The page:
If you seek understanding, one needs to plan where to go. Religious sites, industrial sites (Peeking behind the consumer facade – factory tours, mines), cultural, or history.

This year I want to visit the NNSS – Nevada National Security Site – where lots of atomic bombs have been tested/exploded. Need to secure tour tickets for that well in advance. March 2023 is the next window to get a ticket — for visits in July+.

Now, contrast that with a ~3 week road trip nearly 20 years ago when at a hotel I looked in one of those racks of places to visit – and I saw a pamphlet for the TITAN MISSILE MUSEUM, just south of Tucson, AZ. Had never heard or read of it.

I went to that on a whim and it was one of the most profound places I ever went. 100 foot 9 Megaton Nuclear Missile Still in the silo! …sans nuclear material (and fuel presumably) of course. But a pre-planned place was the (US MILITARY) AIRCRAFT GRAVEYARD – out of the Pima Air & Space museum in Tucson, AZ. I saw that on the doc- Baraka. was a mix. Spontaneity and planned.

[As an aside…learning more about nuclear weapons might be a good idea now…]

atomictraveler is a good place to start.

This year I’ll be camping a lot and visiting Australian beaches. You know how many beaches are in Australia? Finding the best swimming beaches takes a little planning…unless you don’t swim and just want scenery. I’ve been more like that too…in the past. Then there’s seasonal issues/needing to pre-reserve camp spots in certain places. So a mix…is what I am doing. Some campsites/occassional hotel pre-reserved, others will just find/go to as I drive on that very day. [But I’ll have some idea on the area though] Yeah…I hate setting up camp at night…but I’ve done that.

My first two multi-month one-direction RTW trips (of 3 now) were a sharp contrast.

#1 – business class OneWorld award ticket, with the stops pre-planned – but moveable dates – which I did a little. I bought separate air tickets in various places, but the general structure of the trip was planned over a full year…but ended up skipping Europe..7 months of near constant moving in the end – except for a 2 week? vacation/scuba in Palau. I didn’t book hotels/hostels until a week or two out usually from recollection. Or in West Australia for example – took a backpacker bus for a week or something – so did not book a stay until arriving at a stop.

#2 Just bought air tickets as I went. 3-4 months. No pre-determined path.[Pre travel hacking, 2010]

And experienced with #2…I had to spend more time planning on the road. So — either way — you have to “Pay the piper” of travel planning.

oh…and trip #2…I DID NOT have a camera. That’s right…I took ZERO photos on a multi-month trip.

..more spontaneous might be…”we have a eurail / JR rail pass” — let’s just get on a train to ____. we’ll just be “happy go lucky.” Or with a car — let’s just go for a drive toward _____. So I guess that’s akin to buying a mistake unplanned fare to ____. It’s just the vehicle / range has changed…from a train/car to a plane.

more travel info/internet definitely enables over-planning. but sometimes — the devil is in the details. And to catch the devil, u need to really plan!


I agree take a Peek at Port Douglas (Barrier Reef 5*) booked on the Fly unspoiled..ALOHA


I’m still very much a planner but totally agree that our “hobby” can take us to places that would have never gone on the bucket list. Before I became Globalist, I was looking for places to use my club access awards–and found out there are Hyatts with clubs on both Guam and Saipan. Incredible trip that would have never, ever showed up on the radar screen. A few years ago, when I was looking around for fancy Ritz Carltons (I am Lifetime Titanium), I noticed one in the Canary Islands. I filed that away, having no idea where in the world were the Canary Islands. Then United announced a nonstop this past summer from Newark to the Canary Islands. Figured that was fate. We were treated like royalty since there were so very, very few tourists there from the United States. It’s a great hobby!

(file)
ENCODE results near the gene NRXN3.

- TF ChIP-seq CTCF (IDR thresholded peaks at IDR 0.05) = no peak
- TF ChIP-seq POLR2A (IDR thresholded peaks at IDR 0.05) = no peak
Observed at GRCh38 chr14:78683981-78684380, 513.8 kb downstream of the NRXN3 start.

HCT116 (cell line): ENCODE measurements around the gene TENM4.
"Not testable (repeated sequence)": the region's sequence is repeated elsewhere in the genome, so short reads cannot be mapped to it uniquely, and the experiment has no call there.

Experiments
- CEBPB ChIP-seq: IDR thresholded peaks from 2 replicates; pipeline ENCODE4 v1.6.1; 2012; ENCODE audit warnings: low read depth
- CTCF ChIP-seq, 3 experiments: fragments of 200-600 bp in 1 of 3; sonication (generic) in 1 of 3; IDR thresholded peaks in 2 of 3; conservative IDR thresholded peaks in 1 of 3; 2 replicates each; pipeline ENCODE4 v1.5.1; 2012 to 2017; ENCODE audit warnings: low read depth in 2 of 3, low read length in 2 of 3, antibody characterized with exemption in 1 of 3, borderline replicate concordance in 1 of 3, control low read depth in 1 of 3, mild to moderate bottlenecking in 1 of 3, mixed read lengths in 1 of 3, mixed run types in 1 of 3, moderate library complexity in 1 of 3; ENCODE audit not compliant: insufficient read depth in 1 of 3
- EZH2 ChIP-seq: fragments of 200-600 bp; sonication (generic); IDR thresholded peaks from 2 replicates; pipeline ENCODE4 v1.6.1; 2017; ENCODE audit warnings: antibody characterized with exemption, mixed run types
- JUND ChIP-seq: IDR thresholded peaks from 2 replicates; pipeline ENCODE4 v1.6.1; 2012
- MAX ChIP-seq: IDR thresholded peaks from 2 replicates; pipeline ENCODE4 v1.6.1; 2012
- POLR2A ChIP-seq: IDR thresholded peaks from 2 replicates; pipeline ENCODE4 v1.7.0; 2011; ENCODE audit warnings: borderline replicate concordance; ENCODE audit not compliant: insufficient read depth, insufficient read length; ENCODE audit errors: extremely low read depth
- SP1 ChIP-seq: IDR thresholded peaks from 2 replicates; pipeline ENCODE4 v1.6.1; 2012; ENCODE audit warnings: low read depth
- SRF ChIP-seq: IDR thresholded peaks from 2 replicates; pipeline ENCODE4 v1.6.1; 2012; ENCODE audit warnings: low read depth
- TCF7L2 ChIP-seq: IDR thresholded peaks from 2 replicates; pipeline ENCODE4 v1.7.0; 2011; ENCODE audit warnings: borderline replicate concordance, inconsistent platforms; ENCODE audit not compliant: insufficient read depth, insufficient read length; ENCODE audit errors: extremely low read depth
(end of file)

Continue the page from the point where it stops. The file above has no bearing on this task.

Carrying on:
Bobo Bolinsky

About your photo: Standing on a coral reef kills it. Just touching coral with your finger may kill it. Coral is not dead rocks, they are live animals, very fragile, and disappearing across the world, in many places because clueless tourists are killing them by walking on them. Please stay off the damn reefs and stop encouraging other tourists to be idiots by standing on them, as you are doing in that photo. Incredibly irresponsible.


I don’t see the photo, but yeah that’s a great point. More info from NOAA about that here:,damage%20or%20even%20kill%20them.

Bobo Bolinsky

Here’s a link to the photo (a larger version displays on the blog feed but I can’t link to it directly because WordPress):

comment image

Here’s what that NOAA “Coral Etiquitte 101” web page (linked above by Aloha808) says about touching or standing on reefs:

Observe corals from a safe distanceDon’t touch! Corals are fragile animals. Be careful not to touch, kick or stand on the corals you see in the water because this may damage or even kill them.

I’m sorry if it inconveniences you or makes you feel uncomfortable when someone tells you that when clueless tourists stand on a coral reef, it kills them. It’s still true even if you don’t want to hear it, and that’s exactly what the author is doing in that picture. It’s incredibly irresponsible to defend or justify, encourage, even proudly brag about this kind of behavior. Shame on you.

Get educated. Here’s more on the subject:
What risks do tourists pose to coral reefs? Are we loving reefs to death?
(Short answer: Yes)


If she’s jumping off a section of live reef then you’re the King Of Spain. Look before judging.

Tim Steinke

What makes you think that’s a live reef? It looks like seaweed and barnacle covered rocks to me (and I’ve spent a lot of time around actual live reefs over the years). Pretty strong words given there’s nary a question about what you’re seeing.

Last edited 1 year ago by Tim Steinke
Dave Hanson

Great piece Caroline! You’re channeling Nick’s interesting think-piece style–but with more brevity. 😉

FWIW I very much agree with your take. As someone working in finance, I’m always asking “what assets are Mr. Market currently inviting us to buy (because they’re atypically cheap) or sell (because they’re expensive or even bubblicious, as many assets have been in recent years).

Travel hacking is very much like that. Just before your piece dropped, my fiancée tasked me with, “see what Mr. Market says about where we should go for weekend trips during the next few months!” There’s an excitement that comes with optimizing the unexpected opportunities that head your way. This is what your team managed to do with this Japan return trip. It was fun hearing Greg and Nick’s palpable excitement at the prospects. I’m guessing (and certainly hoping!) you’ll all have a fabulous time.